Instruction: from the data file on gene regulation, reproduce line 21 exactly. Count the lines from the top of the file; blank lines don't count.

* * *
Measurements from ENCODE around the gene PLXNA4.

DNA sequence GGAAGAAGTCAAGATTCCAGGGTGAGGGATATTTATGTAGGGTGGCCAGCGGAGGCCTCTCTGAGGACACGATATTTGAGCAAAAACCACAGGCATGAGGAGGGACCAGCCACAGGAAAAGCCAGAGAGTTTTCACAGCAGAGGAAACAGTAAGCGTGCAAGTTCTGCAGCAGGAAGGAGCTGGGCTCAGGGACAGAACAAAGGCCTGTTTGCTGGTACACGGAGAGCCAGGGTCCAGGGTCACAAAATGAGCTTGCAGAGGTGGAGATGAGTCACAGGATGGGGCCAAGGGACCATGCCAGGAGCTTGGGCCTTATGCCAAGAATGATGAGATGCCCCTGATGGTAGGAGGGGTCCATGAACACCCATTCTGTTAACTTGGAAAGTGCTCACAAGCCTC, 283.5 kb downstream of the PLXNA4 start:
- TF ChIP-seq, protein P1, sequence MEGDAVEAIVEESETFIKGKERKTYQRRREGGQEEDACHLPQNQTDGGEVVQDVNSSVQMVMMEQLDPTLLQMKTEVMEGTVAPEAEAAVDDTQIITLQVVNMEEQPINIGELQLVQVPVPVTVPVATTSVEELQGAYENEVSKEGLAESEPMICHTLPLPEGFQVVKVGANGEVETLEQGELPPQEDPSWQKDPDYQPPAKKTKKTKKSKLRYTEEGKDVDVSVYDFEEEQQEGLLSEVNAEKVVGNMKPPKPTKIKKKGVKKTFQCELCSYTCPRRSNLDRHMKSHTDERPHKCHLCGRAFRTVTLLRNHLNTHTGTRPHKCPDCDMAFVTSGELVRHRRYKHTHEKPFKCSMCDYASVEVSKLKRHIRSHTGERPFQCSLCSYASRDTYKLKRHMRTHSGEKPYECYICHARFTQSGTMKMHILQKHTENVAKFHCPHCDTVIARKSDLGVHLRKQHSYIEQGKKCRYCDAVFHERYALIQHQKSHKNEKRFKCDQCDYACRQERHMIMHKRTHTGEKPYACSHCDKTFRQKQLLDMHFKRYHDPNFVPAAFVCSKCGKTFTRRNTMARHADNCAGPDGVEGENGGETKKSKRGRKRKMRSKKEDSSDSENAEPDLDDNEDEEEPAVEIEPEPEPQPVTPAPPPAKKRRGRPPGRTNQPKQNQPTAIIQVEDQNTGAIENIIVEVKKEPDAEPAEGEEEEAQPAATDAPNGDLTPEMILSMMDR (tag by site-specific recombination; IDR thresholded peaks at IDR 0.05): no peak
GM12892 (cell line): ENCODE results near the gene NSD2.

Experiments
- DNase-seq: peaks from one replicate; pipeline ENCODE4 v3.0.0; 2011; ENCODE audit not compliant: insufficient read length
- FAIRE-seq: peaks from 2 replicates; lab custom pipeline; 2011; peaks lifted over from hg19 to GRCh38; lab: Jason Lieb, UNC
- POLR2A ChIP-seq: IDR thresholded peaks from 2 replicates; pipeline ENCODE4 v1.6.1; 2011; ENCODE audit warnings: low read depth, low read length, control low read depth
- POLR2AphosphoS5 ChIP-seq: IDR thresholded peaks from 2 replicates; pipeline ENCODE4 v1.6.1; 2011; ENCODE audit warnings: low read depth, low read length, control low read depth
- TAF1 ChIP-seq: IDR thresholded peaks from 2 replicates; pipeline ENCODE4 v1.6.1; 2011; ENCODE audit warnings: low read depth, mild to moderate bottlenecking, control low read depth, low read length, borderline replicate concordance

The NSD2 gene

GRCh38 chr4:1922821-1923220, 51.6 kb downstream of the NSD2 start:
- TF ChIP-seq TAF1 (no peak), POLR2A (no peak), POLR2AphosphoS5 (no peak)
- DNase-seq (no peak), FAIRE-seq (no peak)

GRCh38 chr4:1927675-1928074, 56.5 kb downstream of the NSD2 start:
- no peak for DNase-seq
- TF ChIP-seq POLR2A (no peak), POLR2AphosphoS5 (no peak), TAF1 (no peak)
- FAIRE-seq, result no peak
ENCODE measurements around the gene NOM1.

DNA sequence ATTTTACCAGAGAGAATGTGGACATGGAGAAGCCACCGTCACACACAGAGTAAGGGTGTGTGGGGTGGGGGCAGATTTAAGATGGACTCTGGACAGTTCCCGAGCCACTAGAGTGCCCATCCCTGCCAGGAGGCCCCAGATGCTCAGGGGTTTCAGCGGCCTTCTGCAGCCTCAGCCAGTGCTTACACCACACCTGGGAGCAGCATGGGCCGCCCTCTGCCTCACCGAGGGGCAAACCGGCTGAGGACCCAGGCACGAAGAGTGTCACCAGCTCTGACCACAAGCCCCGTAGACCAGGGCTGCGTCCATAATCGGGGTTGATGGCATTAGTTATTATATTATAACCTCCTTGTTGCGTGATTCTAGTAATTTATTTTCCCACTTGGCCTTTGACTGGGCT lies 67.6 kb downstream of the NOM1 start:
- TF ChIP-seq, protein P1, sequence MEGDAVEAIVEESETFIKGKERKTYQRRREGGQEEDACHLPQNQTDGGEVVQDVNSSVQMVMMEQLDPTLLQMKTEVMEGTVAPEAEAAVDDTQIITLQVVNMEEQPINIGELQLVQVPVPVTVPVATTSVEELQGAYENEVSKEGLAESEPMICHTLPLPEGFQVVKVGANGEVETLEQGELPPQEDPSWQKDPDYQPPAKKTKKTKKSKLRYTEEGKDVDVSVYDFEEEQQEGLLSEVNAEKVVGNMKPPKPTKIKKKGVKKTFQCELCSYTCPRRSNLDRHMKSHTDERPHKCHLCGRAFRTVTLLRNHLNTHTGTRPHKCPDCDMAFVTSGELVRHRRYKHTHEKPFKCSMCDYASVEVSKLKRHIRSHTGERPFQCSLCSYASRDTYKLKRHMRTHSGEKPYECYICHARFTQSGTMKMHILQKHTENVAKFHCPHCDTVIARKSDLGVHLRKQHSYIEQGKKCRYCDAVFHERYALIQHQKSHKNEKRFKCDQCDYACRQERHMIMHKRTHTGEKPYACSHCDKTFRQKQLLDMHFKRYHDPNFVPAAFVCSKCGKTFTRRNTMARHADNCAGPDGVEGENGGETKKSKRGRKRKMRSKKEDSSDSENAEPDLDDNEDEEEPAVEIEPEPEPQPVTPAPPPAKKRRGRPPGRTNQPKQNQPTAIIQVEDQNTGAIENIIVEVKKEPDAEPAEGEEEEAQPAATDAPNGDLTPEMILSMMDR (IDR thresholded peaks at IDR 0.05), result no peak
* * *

- TF ChIP-seq, protein P1, sequence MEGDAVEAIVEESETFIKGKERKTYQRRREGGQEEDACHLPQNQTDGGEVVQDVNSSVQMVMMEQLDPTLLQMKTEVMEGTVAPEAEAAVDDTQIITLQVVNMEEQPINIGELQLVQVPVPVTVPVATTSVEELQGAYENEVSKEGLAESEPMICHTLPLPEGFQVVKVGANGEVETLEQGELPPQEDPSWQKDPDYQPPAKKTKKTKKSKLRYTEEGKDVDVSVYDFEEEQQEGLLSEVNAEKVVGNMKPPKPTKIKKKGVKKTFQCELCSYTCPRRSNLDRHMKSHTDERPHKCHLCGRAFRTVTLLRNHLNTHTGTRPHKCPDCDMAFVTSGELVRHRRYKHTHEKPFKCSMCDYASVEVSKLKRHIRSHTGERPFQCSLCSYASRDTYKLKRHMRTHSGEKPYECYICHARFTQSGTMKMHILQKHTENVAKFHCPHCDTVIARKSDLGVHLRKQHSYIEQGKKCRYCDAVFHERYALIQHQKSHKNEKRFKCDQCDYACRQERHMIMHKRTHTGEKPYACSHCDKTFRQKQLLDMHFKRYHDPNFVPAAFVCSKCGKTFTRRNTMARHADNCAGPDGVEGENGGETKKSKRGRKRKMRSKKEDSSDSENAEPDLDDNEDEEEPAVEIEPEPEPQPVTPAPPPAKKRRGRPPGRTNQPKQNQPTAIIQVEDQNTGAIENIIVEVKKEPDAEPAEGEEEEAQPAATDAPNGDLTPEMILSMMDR (IDR thresholded peaks at IDR 0.05), result no peak